A team of researchers has discovered a mysterious 30-foot-long cavity inside Egypt’s Great Pyramid of Giza. Also called the Khufu Pyramid, the structure is the oldest of the seven wonders of the ancient world and the only one that exists today. Scholars still do not know exactly how the 4,500 year-old-pyramid was built, but scientists say the new finding could offer valuable clues.
The 30-foot passageway is around six-and-a-half feet wide and six-and-a-half feet tall and is sealed at either end. It is located near the Great Pyramid’s main access point, where tourists enter to view Pharaoh Khufu’s burial chamber. After centuries of plunder, the chamber is now barren except for an empty granite sarcophagus.
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Historians are not entirely sure about the purpose of the newly discovered tunnel. According to the head of Egypt’s Supreme Council of Antiquities Mostafa Waziri, who spoke at a Thursday, March 2 press conference in front of the pyramids, the passageway may have been used to redistribute weight throughout the 480-foot-tall structure.
Pharaoh Khufu began building the Great Pyramid around 2,500 BCE in Egypt’s Old Kingdom. It’s comprised of 2.3 million limestone slabs and was the tallest building in the world until the Eiffel Tower was erected in 1889.
“The construction process of the oldest of the seven wonders of the ancient world is one of the most important archaeological mysteries,” reads a March 2 paper in Nature Communications outlining the finding. “Any discovery of previously unknown internal structures could contribute to the knowledge on the construction of this Pyramid.”
Scientists from Japan’s Nagoya University and France’s Alternative Energies and Atomic Energy Commission (CEA) found the passageway using a process they call cosmic-ray muon radiography. Cosmic-ray muons are naturally-occurring particles created when the sun’s rays hit the Earth’s atmosphere. Depending on their size and density, objects on the Earth absorb different amounts of the muons. Scientists can determine if an object is hollow by tracking these tiny particles. Once the researchers realized there was a cavity inside the Khufu Pyramid, they inserted a tiny camera (less than a third of an inch wide) through the exterior stones to capture photographs.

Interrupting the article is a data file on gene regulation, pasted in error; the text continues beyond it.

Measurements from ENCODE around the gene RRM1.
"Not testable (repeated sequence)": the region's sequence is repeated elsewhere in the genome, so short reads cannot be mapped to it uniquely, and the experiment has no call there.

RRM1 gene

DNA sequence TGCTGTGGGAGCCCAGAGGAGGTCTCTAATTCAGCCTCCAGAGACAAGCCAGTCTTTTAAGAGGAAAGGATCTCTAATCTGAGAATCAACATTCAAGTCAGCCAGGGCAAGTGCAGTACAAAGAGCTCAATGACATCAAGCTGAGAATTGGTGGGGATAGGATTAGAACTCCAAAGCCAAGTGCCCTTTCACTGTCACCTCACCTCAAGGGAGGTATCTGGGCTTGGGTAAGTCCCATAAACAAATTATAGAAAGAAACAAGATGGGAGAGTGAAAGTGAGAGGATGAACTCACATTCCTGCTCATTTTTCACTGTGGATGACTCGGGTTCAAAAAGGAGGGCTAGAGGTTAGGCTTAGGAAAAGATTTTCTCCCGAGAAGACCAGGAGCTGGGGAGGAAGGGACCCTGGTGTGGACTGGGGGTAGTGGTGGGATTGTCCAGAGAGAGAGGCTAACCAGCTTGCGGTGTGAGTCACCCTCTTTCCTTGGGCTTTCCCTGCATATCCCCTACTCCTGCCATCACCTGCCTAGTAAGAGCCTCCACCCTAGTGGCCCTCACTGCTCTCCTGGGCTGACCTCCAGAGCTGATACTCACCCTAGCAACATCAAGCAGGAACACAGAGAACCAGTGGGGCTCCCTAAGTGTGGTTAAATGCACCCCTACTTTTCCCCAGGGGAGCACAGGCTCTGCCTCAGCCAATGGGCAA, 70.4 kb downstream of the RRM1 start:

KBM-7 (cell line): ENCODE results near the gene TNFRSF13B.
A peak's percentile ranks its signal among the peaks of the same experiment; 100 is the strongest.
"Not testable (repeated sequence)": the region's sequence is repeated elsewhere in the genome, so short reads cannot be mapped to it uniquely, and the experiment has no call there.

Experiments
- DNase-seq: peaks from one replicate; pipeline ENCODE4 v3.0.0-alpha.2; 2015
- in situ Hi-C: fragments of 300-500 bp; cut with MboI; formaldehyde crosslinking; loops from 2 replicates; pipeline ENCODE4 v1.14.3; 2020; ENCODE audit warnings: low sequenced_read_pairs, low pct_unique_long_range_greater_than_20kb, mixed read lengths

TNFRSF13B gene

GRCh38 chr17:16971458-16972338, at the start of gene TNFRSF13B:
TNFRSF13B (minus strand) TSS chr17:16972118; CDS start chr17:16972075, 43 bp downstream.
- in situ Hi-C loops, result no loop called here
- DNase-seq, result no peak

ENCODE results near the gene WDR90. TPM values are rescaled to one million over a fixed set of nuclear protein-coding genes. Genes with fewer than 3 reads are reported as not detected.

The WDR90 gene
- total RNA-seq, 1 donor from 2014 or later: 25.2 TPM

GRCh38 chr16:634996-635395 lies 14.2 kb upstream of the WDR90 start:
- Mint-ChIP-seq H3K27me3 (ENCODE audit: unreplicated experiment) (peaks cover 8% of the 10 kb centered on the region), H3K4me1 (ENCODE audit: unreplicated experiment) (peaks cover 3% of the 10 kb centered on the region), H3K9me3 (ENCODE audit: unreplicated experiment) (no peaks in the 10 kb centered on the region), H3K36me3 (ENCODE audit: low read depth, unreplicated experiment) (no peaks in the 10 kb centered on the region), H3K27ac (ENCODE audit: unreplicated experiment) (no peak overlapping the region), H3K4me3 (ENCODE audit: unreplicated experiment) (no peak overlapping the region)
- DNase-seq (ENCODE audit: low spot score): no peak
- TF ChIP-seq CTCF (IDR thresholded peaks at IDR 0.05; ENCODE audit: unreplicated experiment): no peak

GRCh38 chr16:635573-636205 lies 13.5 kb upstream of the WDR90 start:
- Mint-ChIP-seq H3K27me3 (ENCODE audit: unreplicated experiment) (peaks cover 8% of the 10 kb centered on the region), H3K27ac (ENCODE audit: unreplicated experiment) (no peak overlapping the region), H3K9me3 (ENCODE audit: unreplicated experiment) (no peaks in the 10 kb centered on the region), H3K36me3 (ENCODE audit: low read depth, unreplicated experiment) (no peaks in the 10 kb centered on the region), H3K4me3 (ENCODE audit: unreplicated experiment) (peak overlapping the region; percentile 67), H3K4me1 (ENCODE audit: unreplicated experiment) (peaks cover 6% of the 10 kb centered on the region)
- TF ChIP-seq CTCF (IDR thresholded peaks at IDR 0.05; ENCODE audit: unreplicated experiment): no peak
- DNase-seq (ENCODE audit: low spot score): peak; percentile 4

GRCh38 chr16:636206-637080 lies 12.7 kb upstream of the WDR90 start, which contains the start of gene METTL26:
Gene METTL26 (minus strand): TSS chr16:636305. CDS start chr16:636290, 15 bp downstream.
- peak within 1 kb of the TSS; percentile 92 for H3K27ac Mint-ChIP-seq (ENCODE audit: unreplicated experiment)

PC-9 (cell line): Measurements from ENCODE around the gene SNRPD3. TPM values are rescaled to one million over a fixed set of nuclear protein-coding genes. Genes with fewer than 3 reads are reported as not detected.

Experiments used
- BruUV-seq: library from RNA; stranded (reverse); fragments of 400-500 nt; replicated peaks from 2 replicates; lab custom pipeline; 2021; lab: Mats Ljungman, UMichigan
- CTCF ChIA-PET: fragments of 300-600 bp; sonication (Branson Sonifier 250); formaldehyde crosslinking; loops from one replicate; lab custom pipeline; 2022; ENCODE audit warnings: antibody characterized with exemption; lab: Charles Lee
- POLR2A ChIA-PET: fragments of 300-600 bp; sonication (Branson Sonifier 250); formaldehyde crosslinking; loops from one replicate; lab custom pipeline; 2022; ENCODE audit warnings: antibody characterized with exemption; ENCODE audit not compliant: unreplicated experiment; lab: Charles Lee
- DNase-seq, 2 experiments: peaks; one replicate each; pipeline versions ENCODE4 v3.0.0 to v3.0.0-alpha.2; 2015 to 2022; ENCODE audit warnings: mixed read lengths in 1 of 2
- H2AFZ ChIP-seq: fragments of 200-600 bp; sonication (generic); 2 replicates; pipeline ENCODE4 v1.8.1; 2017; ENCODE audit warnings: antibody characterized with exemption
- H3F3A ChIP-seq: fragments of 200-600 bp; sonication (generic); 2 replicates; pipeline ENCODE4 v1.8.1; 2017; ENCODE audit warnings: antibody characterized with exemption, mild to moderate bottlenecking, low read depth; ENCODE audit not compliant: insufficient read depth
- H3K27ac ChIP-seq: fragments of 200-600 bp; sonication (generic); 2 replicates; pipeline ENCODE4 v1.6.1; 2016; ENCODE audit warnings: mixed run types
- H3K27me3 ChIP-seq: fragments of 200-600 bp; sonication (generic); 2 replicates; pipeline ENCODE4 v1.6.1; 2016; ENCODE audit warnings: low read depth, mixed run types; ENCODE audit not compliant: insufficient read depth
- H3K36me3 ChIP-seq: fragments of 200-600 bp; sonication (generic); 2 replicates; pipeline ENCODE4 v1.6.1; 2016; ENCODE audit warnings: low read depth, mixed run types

The discovery is credited to a years-long effort titled “Scan Pyramids,” which employs non-invasive technologies to research Egypt’s ancient monuments. In 2017, the initiative found an even longer passageway in the Khufu Pyramid. As in the case of the most recent discovery, scientists still do not know the precise function of that tunnel.
While the newly found chamber could help scientists answer larger questions about how the Khufu Pyramid was constructed, there is still more to be discovered.
“There are two large limestones at the end chamber,” Scan Pyramids team member Christian Grosse said at the press conference. “And now the question is what’s behind these stones and below the chamber.”